cognovi: the verb coordinates a pair of accusative objects (avum tuum, te) each with an attribute in predicative position. The arrangement is chiastic: disertissimum : avum tuum :: te : apertiorem (in dicendo), which reinforces the contrast between Antony and his grandfather, just as the adversative particle at placed at the centre of the design.
disertissimum… avum tuum: Cicero already held up Antony’s grandfather Marcus Antonius (143–87 BCE) as a model of excellence towards the end of Philippic 1.34:
Utinam, M. Antoni, avum tuum meminisses! de quo tamen audisti multa ex me eaque saepissime. putasne illum immortalitatem mereri voluisse, ut propter armorum habendorum licentiam metueretur? illa erat vita, illa secunda fortuna, libertate esse parem ceteris, principem dignitate.
[Marcus Antonius, I wish you remembered your grandfather! Though of him you have heard much from me and very often. Do you think that he would have wished to earn immortality by being feared for his ability to keep an armed guard? To him life, to him prosperous fortune, was to be equal to all others in freedom and the first in distinction.]
And in Philippic 2.42, Cicero draws a sharp contrast between Antony’s and his grandfather’s way with words: vide autem quid intersit inter te et avum tuum. ille sensim dicebat quod causae prodesset; tu cursim dicis aliena (‘observe, however, the contrast between you and your grandfather: he spoke cautiously using words that helped his case; you produce irrelevant drivel’). As van der Blom (2010: 95) elaborates: ‘Cicero often refers to the importance of choosing an exemplumwithin the family, especially if the family formed part of the nobility. Cicero’s appeal for the imitation of family exemplaand his praise or blame of a specific choice formed part of his (alleged) efforts to steer his subject in a specific direction and, in particular, to pass a public judgement on his subject’. She discusses this strategy with specific reference to the Philippics, where Cicero more than once brings Antony’s grandfather into play — whom he had already memorialized as a paragon of eloquence in his dialogue On the Ideal Orator (de Oratore).
etiam apertiorem: in classical Latin, ‘the comparative is often strengthened … by the insertion of etiam, even’ (Gildersleeve & Lodge 190).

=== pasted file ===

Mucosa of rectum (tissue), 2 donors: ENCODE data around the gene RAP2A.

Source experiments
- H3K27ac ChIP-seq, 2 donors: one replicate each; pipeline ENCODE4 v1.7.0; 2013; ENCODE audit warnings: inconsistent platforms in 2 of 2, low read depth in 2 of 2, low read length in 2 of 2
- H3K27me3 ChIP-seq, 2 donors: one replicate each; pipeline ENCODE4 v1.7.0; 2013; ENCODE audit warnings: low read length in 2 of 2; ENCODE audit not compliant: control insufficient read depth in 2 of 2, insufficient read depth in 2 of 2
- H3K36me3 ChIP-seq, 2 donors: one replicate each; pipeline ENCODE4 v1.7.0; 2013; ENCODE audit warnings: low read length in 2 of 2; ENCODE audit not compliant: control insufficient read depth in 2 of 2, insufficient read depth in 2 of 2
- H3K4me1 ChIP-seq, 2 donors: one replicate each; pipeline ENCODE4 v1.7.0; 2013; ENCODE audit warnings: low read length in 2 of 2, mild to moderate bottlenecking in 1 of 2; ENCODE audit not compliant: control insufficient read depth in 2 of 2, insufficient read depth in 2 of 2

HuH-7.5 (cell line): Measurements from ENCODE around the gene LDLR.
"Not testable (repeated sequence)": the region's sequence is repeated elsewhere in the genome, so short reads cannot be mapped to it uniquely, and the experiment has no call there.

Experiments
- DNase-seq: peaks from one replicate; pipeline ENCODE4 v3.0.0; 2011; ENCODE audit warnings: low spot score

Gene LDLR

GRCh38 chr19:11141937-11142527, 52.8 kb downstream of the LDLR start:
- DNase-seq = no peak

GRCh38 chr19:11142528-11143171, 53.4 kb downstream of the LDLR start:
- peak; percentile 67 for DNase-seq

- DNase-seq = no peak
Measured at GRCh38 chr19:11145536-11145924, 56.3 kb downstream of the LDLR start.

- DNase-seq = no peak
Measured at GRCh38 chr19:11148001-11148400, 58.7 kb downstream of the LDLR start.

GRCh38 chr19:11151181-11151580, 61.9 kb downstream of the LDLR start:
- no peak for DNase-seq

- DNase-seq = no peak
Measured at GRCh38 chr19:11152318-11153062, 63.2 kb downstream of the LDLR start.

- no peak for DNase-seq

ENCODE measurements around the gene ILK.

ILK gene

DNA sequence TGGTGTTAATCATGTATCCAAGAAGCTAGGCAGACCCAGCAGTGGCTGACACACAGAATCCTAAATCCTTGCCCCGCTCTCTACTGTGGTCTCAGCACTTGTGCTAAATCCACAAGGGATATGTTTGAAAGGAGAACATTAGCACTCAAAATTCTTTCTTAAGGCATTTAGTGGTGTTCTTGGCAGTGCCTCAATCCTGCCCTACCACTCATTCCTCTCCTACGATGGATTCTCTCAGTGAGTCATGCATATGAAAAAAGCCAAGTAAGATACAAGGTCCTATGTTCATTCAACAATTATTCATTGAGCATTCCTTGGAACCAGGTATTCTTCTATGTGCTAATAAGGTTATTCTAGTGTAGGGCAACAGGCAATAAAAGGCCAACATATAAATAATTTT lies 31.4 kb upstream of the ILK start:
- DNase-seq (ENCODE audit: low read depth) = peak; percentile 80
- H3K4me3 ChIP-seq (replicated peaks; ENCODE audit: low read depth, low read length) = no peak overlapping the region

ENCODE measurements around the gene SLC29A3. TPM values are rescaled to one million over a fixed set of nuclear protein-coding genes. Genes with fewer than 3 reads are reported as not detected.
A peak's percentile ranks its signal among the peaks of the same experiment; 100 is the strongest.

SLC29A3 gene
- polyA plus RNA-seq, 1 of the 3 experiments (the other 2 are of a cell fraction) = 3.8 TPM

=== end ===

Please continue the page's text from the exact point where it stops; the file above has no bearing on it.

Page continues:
ille numquam nudus est contionatus: tuum hominis simplicis pectus vidimus: Cicero now resolves the puzzle built into the previous sentence by upbraiding Antony once more for his sartorial negligence at the Lupercalia. His emulation of his grandfather in being an upfront and free-spoken (apertus) speaker found infamous expression in him going full frontal with the crowd at the Lupercalia — not a feat grandad can rival, as Cicero notes with sardonic alliteration (numquam nudus).
tuum hominis simplicis pectus: Cicero here compresses two related constructions, the possessive adjective (tuum pectus) and the possessive genitive (hominis simplicis pectus). See Pinkster (2015: 1066): ‘Since possessive adjectives to some extent function as genitives of corresponding personal pronouns, it is not surprising to find instances where a descriptive Noun Phrase in the genitive functions as apposition with a possessive adjective’. ‘We saw your chest — the chest of a plain (sincere / simple-minded) human being’. Like apertus, simplex can have a range of meanings: in a positive sense it is a virtual synonym of apertus (‘sincere’); Cicero in fact often uses the two terms together (see the passages cited above). But it can also have the pejorative sense of ‘plain’, ‘naive’, ‘simple minded’, ‘unsophisticated’. The oscillation between a literal and a metaphorical sense also applies to pectus, which can mean both ‘chest’ and ‘personality’: so Antony revealed not just his body, but also what kind of person he is.
vidimus: first person plural perfect active indicative. Cicero identifies with the senatorial collective that witnessed Antony’s strip-show.
respondebisne ad haec, aut omnino hiscere audebis?: aut extends the first part of the question by rephrasing it slightly: ‘Will you reply to this, or, put differently, will you dare to open your mouth at all?’
ecquid reperies ex tam longa oratione mea cui te respondere posse confidas?: ecquid is an interrogative pronoun in the neuter accusative, the object of reperies (second person singular future indicative active) and the antecedent of the relative pronoun cui. The assonance (ecquid – cui) and alliteration (reperies – respondere) might have been part of the reason why Cicero changes the construction of respondere + ad in the previous sentence to respondere + dative (cui) here. teand respondere are the subject accusative and infinitive of an indirect statement governed by confidas: ‘Will you find anything in this long speech of mine which you are confident that you can reply to?’
pulvīnar –āris n.: a couch on which images of gods were placed at a banquet offered to the gods
fastīgium fastīgi(ī) n.: summit
flāmen –inis m.: a priest
āctum –ī n.: deed, a transaction, law; written record, official record of (e.g.) senate proceedings
Caesar Caesaris m.: Caesar; often Julius Caesar or Augustus Caesar
quaestus quaestūs m.: profit, gain; occupation, calling, pursuit of income
mētior mētīrī mēnsus sum: to measure, estimate; distribute, mete; traverse, sail/walk through
ēloquentia –ae f.: eloquence
disertus –a –um: skillful, clear, clever, well–spoken, fluent
avus avī m.: grandfather; forefather, ancestor
cōntiōnor –ārī: to meet, convene, form an assembly
simplex –icis: artless, naïve, lacking guile
omnīnō: entirely, altogether [after negatives/with numerals => at all/in all]
hīscō –ere: to gape, open the mouth; speak in broken utterances, falter (> hio)
ecquis ecquid: whether any
cōnfīdō cōnfīdere cōnfīsus sum: to have confidence in, rely on, trust (to); believe, be confident/assured; be sure